Hot Docs celebrates Canada’s 150th birthday with series of shorts

Toronto-based film festival Hot Docs commemorated Canada’s 150th birthday on July 1 with the world premiere of In the Name of All Canadians — a compilation of six short docs inspired ...
June 29, 2017

Toronto-based film festival Hot Docs commemorated Canada’s 150th birthday on July 1 with the world premiere of In the Name of All Canadians — a compilation of six short docs inspired by Canada’s Charter of Rights and Freedoms.

Participating filmmakers chose a specific aspect of the Charter to explore, such as indigenous rights, multiculturalism or the notwithstanding clause, and were tasked with exploring how these themes resonate in the stories of their fellow Canadians.

The project was the brain child of Elizabeth Radshaw, Hot Docs’ industry programs director and executive producer of the film.

Two years ago, Radshaw was studying for her Canadian citizenship test, leading her to learn more about the Charter — a bill of rights that is part of the Canadian Constitution, which sets basic laws about how the country operates.

“I realized it’s a unique and special document — one that the everyday Canadian doesn’t think about because when it works, it works behind the scenes,” she said. Radshaw and the Hot Docs team worked together to conceive of the idea to tell stories about the Charter and bring an emotional face to something usually associated with high school history class.

Brett Hendrie, Hot Docs executive director, said that as a national and year-round cultural organization, he felt it was important for Hot Docs to contribute to the conversation and dialogue around the centennial.

“We feel documentary film has a particular alignment with Canada that’s important,” he said.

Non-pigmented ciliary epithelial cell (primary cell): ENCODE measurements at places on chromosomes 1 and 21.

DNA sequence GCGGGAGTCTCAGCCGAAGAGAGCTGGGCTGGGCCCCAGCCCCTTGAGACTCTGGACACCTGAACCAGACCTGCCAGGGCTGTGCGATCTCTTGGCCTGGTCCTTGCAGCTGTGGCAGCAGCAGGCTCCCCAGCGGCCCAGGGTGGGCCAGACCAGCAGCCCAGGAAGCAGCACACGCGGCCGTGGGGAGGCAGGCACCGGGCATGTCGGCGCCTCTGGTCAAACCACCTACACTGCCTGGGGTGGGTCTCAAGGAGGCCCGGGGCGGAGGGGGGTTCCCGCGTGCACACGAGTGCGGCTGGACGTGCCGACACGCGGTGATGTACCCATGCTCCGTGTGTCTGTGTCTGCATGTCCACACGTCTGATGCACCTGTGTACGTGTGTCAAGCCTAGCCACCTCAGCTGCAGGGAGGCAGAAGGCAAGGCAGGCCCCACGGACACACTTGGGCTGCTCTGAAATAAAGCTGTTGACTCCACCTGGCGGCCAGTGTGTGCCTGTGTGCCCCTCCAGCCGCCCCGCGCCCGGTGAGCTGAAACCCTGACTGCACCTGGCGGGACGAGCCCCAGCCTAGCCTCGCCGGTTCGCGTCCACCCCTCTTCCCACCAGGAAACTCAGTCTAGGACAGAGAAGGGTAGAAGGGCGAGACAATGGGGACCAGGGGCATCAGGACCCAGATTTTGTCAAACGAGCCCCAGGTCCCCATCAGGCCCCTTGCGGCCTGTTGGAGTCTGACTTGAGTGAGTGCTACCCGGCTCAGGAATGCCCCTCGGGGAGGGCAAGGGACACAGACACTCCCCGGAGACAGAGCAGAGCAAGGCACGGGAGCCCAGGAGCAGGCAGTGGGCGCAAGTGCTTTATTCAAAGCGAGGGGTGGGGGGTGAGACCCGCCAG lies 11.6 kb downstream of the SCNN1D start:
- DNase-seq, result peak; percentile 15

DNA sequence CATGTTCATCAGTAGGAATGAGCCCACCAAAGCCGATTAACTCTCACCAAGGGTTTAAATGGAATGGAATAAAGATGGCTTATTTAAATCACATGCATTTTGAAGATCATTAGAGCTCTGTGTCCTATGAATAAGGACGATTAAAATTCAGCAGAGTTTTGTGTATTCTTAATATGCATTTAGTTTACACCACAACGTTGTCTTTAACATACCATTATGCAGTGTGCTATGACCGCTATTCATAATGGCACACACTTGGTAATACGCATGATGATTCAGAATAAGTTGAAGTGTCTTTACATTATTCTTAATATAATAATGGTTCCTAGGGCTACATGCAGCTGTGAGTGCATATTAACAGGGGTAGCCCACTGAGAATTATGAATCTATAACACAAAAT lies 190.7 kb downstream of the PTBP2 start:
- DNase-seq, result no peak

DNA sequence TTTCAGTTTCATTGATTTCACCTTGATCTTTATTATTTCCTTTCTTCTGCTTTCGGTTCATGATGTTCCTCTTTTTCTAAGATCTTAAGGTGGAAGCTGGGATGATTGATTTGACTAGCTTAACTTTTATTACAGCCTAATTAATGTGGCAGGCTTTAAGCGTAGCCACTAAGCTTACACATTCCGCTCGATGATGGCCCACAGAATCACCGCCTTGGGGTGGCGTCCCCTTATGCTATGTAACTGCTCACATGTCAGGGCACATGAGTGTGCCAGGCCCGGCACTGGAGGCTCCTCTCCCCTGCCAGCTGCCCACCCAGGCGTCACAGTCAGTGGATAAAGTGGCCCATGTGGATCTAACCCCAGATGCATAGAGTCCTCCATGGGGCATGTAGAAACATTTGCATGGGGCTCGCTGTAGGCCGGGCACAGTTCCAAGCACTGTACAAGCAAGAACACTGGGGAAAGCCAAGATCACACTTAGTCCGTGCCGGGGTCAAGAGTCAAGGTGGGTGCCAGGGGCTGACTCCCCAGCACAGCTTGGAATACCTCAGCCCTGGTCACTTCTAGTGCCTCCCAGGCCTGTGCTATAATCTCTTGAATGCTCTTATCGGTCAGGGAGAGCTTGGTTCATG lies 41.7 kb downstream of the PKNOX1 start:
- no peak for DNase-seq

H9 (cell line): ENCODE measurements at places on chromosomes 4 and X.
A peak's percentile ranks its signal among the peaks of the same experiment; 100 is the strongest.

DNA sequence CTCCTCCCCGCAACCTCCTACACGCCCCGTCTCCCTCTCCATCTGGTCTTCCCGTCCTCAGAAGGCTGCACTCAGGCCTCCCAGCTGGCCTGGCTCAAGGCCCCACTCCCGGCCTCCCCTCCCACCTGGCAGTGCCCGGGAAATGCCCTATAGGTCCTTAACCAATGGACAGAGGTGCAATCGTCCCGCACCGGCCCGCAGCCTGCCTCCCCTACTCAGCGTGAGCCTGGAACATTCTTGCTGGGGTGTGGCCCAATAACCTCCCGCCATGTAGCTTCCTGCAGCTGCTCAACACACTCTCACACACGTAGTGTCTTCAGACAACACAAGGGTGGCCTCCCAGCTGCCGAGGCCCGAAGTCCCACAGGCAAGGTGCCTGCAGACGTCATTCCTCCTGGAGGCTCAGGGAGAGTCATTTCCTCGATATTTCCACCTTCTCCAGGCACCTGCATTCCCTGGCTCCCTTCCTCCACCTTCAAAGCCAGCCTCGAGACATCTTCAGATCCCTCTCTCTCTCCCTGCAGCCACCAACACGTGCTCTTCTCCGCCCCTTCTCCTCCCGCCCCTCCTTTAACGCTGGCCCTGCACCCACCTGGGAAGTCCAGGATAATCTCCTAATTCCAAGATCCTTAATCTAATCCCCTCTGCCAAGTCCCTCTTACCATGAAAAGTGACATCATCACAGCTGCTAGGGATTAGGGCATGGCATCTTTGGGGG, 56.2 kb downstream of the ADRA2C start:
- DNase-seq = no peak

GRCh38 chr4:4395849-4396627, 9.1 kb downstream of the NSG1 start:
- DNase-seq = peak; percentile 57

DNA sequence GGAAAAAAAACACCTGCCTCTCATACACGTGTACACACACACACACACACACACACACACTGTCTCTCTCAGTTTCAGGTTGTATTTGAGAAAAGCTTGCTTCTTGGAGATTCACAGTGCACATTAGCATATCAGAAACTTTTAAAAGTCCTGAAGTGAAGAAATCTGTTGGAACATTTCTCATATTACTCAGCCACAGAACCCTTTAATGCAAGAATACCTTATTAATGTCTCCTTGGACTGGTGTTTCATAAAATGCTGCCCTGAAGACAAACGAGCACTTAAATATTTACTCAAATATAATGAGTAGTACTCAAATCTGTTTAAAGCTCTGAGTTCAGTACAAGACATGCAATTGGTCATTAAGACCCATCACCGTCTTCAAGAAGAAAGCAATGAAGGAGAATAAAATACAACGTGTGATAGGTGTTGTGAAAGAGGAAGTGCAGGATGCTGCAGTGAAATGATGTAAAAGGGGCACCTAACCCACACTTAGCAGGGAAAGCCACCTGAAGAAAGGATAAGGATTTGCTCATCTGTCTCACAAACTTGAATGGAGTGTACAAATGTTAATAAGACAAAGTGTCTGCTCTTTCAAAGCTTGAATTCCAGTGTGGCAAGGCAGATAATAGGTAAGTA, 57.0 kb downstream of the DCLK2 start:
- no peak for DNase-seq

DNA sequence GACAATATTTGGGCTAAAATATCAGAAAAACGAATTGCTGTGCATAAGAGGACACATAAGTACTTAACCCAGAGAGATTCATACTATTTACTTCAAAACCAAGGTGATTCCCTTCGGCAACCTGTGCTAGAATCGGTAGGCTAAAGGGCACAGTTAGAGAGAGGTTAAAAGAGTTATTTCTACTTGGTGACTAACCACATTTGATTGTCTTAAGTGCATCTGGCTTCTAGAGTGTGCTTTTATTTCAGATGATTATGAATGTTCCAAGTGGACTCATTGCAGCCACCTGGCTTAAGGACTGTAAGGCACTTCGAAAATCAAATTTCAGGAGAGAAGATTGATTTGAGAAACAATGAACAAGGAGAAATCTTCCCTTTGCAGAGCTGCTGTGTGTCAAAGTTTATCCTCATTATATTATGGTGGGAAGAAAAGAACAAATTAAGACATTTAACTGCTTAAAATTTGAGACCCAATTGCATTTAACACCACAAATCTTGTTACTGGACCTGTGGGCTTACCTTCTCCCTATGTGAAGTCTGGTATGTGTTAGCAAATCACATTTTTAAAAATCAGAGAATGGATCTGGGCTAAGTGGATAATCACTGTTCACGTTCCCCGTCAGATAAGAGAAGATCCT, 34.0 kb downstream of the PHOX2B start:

In September, Dan Montgomery was called up to sign on as creative producer of the film.

“Immediately I knew that we were going to have to bring on other talent and people to realize this project,” he said. “So the first steps involved sketching out how we were going to compile a series of short films around the subject matter.”

The team first considered doing an open call for submissions, but quickly realized that it wouldn’t be possible process the project under tight time restraints. Instead, they crafted a wish list of possible filmmakers and reached out to them to gauge their interest and availability. After all, it takes a lot of work to produce six films in less than nine months.

Participating filmmakers include: Ariel Nasr (The Boxing Girls of Kabul) and Aisha Jamal; Patrick Reed (Guantanamo’s Child: Omar Khadr) and Andréa Schmidt; Karen Chapman (Walk Good); Jean-François Caissy (La marche à suivre); Janelle and Jérémie Wookey (A Right to Eat)Vivian Belik and Jennifer Bowen-Allen.

Hendrie said the team had discussed a few different ideas, but settled on the compilation of shorts because it gave Hot Docs the opportunity to amplify the filmmakers’ voices as opposed to the organization’s, and enabled them to showcase the work of directors from coast to coast with a variety of backgrounds, each who could bring something valuable to the conversation.

Radshaw said she hopes these films help open up a dialogue between Canadians, and addresses their relationship with the government.

“There’s a lot going on for Canada Day and it’s easy to get lost in the flood and flurry of activity,” she said. “It was a big reason why we chose this subject matter, because we knew it would be a bit more evergreen.”

Following the June 28 world premiere, In the Name of All Canadians will screen at Hot Docs Ted Rogers Cinema beginning on June 30. Hot Docs also plans to leverage its theatrical, education and online distribution partnerships and programs to share the project with audiences across the country through partner festivals and community screenings. It will be further made available online, joining the Hot Docs Collection on iTunes.

In the fall, the compilation and accompanying educational resources will be available to reaches as part of the Docs For Schools, Hot Docs’ education program that offers over 95,000 students free access to documentaries each year.

The project was partially funded by the Government of Canada and the Government of Ontario.


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